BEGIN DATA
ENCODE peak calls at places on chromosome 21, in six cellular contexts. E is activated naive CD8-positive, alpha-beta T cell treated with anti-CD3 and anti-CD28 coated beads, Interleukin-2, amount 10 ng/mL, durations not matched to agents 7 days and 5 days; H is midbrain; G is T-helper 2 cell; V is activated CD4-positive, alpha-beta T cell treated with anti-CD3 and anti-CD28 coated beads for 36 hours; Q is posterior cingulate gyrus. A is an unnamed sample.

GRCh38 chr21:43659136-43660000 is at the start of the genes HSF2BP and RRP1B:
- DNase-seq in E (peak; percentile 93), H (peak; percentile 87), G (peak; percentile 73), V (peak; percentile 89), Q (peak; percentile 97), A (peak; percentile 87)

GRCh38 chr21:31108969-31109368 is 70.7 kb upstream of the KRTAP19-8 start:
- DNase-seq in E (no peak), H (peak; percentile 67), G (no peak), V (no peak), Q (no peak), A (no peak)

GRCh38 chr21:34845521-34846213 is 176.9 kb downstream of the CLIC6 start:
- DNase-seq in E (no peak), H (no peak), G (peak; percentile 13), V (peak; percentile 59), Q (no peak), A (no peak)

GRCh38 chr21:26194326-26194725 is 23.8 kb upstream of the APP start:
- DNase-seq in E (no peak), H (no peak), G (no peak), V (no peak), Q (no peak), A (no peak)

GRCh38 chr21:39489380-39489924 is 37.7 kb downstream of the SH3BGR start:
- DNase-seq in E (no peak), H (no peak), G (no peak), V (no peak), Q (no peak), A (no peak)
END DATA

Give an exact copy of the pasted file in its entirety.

ENCODE peak calls at places on chromosome 21, in six cellular contexts. E is activated naive CD8-positive, alpha-beta T cell treated with anti-CD3 and anti-CD28 coated beads, Interleukin-2, amount 10 ng/mL, durations not matched to agents 7 days and 5 days; H is midbrain; G is T-helper 2 cell; V is activated CD4-positive, alpha-beta T cell treated with anti-CD3 and anti-CD28 coated beads for 36 hours; Q is posterior cingulate gyrus. A is an unnamed sample.

GRCh38 chr21:43659136-43660000 is at the start of the genes HSF2BP and RRP1B:
- DNase-seq in E (peak; percentile 93), H (peak; percentile 87), G (peak; percentile 73), V (peak; percentile 89), Q (peak; percentile 97), A (peak; percentile 87)

GRCh38 chr21:31108969-31109368 is 70.7 kb upstream of the KRTAP19-8 start:
- DNase-seq in E (no peak), H (peak; percentile 67), G (no peak), V (no peak), Q (no peak), A (no peak)

GRCh38 chr21:34845521-34846213 is 176.9 kb downstream of the CLIC6 start:
- DNase-seq in E (no peak), H (no peak), G (peak; percentile 13), V (peak; percentile 59), Q (no peak), A (no peak)

GRCh38 chr21:26194326-26194725 is 23.8 kb upstream of the APP start:
- DNase-seq in E (no peak), H (no peak), G (no peak), V (no peak), Q (no peak), A (no peak)

GRCh38 chr21:39489380-39489924 is 37.7 kb downstream of the SH3BGR start:
- DNase-seq in E (no peak), H (no peak), G (no peak), V (no peak), Q (no peak), A (no peak)